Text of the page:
In an absolutely searing piece in the Jerusalem Post, editor David Horovitz takes note of the recantation of Adm. Michael McConnell, “the man responsible for the US National Intelligence Estimate”:
What McConnell is now saying amounts to the very opposite: Yes, runs the amended narrative, we think the Iranians may have halted what we narrowly, foolishly and misleadingly defined as their nuclear weapons program four years ago, we’re not sure if they’ve restarted it, but the fact is that we led you all astray with our definition of that program in the first place.
You see, the new line continues, weapon design and weaponization – those narrow aspects that might have been halted – really constitute the “least significant portion” of a nuclear weapons program. In retrospect, we should have relied on more than a footnote to make that clear. The “most difficult challenge” is actually “uranium enrichment [to] enable the production of fissile material,” and, as we probably should have stressed more prominently, work on that is proceeding apace.
Citing the “persistent threat of WMD-related proliferation,” McConnell told the [Senate Select Committee on Intelligence on Feb. 5] that “Iran continues to pursue fissile material and nuclear-capable missile delivery systems.” He then elaborated: “Iranian entities are continuing to develop a range of technical capabilities that could be applied to producing nuclear weapons. Iran continues its efforts to develop uranium enrichment technology, which can be used both for power reactor fuel and to produce nuclear weapons. And, as noted, Iran continues to deploy ballistic missiles inherently capable of delivering nuclear weapons, and to develop longer-range missiles.”
Horovitz goes on to contrast the original treatment of the NIE in the media with the way its refutation has been almost completely ignored. And then,
When the original, exculpatory NIE was published, Iran’s would-be-Israel-eliminating President Mahmoud Ahmadinejad hailed “victory,” the international sanctions effort stalled, Russia began shipping fuel to the reactor it had built for the Iranians at Bushehr and Ahmadinejad’s regime merrily intensified its declared centrifuge installations and operations at Natanz. Meanwhile, President Bush found himself accused by political rivals and other critics of having unwarrantably, even dishonestly, overhyped the threat posed by Iran. Some of the more hysterical voices went so far as to charge that his administration had been deliberately skewing the intelligence on Iran’s nuclear drive to justify thrusting the United States into another unnecessary war.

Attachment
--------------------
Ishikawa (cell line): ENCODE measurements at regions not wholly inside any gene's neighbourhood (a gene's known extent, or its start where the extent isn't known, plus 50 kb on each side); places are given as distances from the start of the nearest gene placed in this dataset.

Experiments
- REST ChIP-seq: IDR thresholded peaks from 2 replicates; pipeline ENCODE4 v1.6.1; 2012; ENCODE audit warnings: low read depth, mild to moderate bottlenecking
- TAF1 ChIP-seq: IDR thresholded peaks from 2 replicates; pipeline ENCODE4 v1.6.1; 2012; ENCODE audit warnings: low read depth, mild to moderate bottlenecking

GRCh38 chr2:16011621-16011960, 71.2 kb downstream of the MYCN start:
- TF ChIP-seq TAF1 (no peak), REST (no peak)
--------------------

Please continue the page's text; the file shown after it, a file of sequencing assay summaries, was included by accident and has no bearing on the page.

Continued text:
McConnell’s barely noticed reversal has changed none of that. It has done nothing to dent Ahmadinejad’s public confidence that nobody is going to stop the Iranian drive now, and nothing to suggest to Iran that it need halt what McConnell acknowledged last week was the range of dual-purpose activities that daily bring it ever-closer to a nuclear weapons capability. The admiral’s climbdown has injected no new urgency, and no stronger teeth, into the weak and snail-paced UN-centered sanctions effort. It has prompted no rethink by Moscow about assisting Teheran’s “peaceful” nuclear programs. And with this US administration now counting down its final months, his “recalibration” has restored no credibility to Bush’s efforts to thwart Iran – credibility that was swept away when the shattering original NIE essentially removed his administration’s military option.
Obviously a decision has been made in whatever circles actually decide US policy — and it’s by no means clear who this is — that the US will not take aggressive military or diplomatic action to prevent Iran from getting the bomb and the means to deliver it.
If not the US, then who? Apparently nobody.
Now consider that Iran has more than once threatened to destroy Israel, clearly and unambiguously. What would you do if you were the Prime Minister of Israel? What would you do if you believed that Ahmadinijad was truly threatening a second, nuclear, Holocaust?
Israel does not have the diplomatic clout of the US. Israel does not have the military might of the US either, but what do you do when your back is against the wall? What do you do when your people, who within living memory were almost wiped out in a horrific genocide, are facing annihilation again?
Now suppose also that you understand that a surgical removal of Iran’s nuclear capability would be very difficult. It would provoke retaliation and might fail to completely eliminate the threat (which is nuclear, but also chemical/biological, and which might include attacks from countries other than Iran).
What you do is wait until you are certain that an attack is imminent and then you do what is necessary to prevent it, which may not turn out to be all that surgical. Then you deal with whatever retaliation the remnants of your enemy can muster.
If you wait too long, then you absorb the strike and retaliate massively (Israel is absolutely capable of this).
Either way, we are talking about deaths in the tens of millions.
And this is what will be the consequence of the US failure to prevent Iran from attaining nuclear weapons, something which could probably be accomplished by diplomacy alone, if undertaken with sufficient resolve.